The Integration Initiative began in 2010 with the promise of transforming the lives of low-income people and the communities in which they live in cities across the country. The site partners in The Integration Initiative (TII) took a different approach to community development by building cross-sector tables and combining philanthropic grants with capital investments. The sites aimed to achieve their results not by delivering individual programs, but instead focused on changing the underlying systems that produced poor outcomes for the low-income people in their communities.
This month, Living Cities is proud to release its evaluation report on TII’s first three years of work. The report is an extensive look at the successes achieved and challenges faced by each site. It outlines what it takes to alter the way government, nonprofit and business leaders work together to strengthen communities. It provides lessons learned for funders and practitioners on how to dramatically improve outcomes for low-income people in America’s cities.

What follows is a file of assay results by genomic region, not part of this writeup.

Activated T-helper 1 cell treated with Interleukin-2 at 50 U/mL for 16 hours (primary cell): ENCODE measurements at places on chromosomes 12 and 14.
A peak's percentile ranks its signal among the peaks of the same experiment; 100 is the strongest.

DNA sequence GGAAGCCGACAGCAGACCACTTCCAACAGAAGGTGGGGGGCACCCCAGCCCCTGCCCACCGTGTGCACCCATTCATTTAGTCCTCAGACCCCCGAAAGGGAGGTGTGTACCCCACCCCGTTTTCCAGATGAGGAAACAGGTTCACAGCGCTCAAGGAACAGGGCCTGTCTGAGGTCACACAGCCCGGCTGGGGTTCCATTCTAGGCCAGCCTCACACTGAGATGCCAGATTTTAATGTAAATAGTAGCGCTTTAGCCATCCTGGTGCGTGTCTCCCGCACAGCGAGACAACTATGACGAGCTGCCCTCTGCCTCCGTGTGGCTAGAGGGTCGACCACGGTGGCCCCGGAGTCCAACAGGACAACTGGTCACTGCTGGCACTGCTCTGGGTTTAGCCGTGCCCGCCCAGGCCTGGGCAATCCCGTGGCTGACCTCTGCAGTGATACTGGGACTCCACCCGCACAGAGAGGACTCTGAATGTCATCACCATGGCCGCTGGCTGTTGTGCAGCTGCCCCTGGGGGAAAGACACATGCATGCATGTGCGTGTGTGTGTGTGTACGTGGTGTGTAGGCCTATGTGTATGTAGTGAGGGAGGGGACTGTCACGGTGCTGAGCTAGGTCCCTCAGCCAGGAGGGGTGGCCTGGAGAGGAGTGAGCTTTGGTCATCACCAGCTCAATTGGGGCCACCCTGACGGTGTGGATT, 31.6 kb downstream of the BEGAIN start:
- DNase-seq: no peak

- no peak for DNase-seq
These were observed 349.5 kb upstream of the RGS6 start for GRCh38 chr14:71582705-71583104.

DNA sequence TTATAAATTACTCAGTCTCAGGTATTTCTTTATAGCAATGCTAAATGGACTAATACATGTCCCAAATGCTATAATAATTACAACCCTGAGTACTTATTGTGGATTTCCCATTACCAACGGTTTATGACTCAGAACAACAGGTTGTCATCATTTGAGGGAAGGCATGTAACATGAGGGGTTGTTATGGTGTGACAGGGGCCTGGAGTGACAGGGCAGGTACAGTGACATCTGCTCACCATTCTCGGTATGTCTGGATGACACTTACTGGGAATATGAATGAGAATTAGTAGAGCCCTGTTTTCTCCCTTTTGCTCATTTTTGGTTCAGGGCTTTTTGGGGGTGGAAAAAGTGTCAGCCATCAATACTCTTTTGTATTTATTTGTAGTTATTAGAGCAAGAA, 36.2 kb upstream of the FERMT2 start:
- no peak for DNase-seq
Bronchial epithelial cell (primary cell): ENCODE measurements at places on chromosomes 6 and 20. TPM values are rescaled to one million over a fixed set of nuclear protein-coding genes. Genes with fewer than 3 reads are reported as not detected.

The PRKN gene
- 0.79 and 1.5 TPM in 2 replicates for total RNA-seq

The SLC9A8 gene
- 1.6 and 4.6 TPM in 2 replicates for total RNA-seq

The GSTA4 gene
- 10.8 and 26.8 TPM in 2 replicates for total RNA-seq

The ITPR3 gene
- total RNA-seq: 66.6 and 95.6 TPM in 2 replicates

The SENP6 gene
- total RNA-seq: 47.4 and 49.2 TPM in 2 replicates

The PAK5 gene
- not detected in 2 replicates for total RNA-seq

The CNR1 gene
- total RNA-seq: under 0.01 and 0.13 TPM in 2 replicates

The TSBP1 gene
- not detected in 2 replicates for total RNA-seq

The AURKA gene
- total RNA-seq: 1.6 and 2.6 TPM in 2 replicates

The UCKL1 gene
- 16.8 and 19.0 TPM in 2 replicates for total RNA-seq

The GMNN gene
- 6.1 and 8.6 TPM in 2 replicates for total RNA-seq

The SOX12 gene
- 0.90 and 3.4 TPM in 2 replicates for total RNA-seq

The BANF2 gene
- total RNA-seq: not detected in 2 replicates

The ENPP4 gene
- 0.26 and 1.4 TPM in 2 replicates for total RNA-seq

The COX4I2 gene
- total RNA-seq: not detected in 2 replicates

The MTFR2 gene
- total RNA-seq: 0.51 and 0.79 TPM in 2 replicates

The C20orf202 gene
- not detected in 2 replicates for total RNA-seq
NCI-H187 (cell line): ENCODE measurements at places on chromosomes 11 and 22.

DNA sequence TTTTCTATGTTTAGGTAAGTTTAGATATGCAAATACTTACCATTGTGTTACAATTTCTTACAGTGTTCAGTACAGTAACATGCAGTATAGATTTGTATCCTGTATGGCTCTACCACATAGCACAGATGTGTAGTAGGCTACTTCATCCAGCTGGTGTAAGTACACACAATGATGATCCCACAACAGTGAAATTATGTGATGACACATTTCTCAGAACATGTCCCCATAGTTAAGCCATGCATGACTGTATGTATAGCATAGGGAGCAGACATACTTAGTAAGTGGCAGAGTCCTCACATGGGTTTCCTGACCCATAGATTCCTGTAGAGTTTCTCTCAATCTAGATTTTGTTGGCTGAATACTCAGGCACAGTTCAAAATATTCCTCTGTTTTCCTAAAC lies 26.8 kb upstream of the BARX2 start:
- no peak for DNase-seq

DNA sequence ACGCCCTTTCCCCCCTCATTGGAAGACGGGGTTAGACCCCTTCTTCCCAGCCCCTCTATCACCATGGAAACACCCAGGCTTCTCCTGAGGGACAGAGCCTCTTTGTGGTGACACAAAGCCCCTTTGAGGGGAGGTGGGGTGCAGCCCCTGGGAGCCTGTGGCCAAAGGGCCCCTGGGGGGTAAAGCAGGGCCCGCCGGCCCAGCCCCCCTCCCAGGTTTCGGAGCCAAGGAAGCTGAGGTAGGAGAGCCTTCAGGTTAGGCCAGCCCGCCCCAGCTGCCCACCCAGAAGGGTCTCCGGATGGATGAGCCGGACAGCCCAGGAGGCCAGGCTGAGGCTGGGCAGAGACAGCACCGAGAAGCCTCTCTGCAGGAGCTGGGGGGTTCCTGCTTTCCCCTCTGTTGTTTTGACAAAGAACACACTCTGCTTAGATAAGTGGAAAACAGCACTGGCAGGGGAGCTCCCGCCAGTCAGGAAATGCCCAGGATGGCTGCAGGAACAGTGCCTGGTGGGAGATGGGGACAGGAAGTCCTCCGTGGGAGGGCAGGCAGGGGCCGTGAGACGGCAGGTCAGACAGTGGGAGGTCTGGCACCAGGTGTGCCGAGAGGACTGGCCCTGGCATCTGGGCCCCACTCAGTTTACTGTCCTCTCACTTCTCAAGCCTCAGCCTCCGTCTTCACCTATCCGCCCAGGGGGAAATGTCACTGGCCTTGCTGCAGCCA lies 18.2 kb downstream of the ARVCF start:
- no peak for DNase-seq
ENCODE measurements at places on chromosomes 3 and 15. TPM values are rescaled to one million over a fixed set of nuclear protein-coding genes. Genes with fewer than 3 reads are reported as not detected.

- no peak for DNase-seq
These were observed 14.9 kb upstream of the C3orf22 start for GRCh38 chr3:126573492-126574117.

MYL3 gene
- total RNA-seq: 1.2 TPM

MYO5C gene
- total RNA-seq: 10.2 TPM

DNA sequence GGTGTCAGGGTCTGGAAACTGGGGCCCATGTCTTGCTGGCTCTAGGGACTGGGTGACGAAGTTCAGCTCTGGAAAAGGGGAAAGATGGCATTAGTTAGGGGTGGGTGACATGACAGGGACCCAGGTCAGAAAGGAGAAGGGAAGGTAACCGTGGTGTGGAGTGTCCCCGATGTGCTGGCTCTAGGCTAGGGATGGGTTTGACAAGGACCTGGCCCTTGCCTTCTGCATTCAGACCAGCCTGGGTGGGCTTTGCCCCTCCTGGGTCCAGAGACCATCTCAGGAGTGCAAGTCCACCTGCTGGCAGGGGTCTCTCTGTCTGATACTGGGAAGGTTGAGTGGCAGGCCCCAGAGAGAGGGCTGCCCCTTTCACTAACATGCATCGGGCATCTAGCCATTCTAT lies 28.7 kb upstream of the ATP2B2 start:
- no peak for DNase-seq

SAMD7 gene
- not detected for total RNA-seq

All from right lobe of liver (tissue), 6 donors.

Resource Document: The Integration Initiative: Three Year Evaluation ReportDownload More information
The release of this evaluation report is an opportunity for those involved in the work to reflect on their biggest lessons learned. We will be sharing excerpts from interviews with our TII Site Directors from Detroit, Baltimore, Minneapolis/St.Paul and Newark on our blog this month. Watch these videos to learn from seasoned collective impact practitioners about what it takes to collaborate across sectors to improve low-income communities.
Today’s interview is with Mary Kay Bailey, Project Director of the Corridors of Opportunity, Living Cities’ TII partner in the Twin Cities. She talks about gaining commitment to doing things differently, how meetings of table representatives encouraged dialogue about systems change, and to shift funding flows to encourage equitable transit oriented development.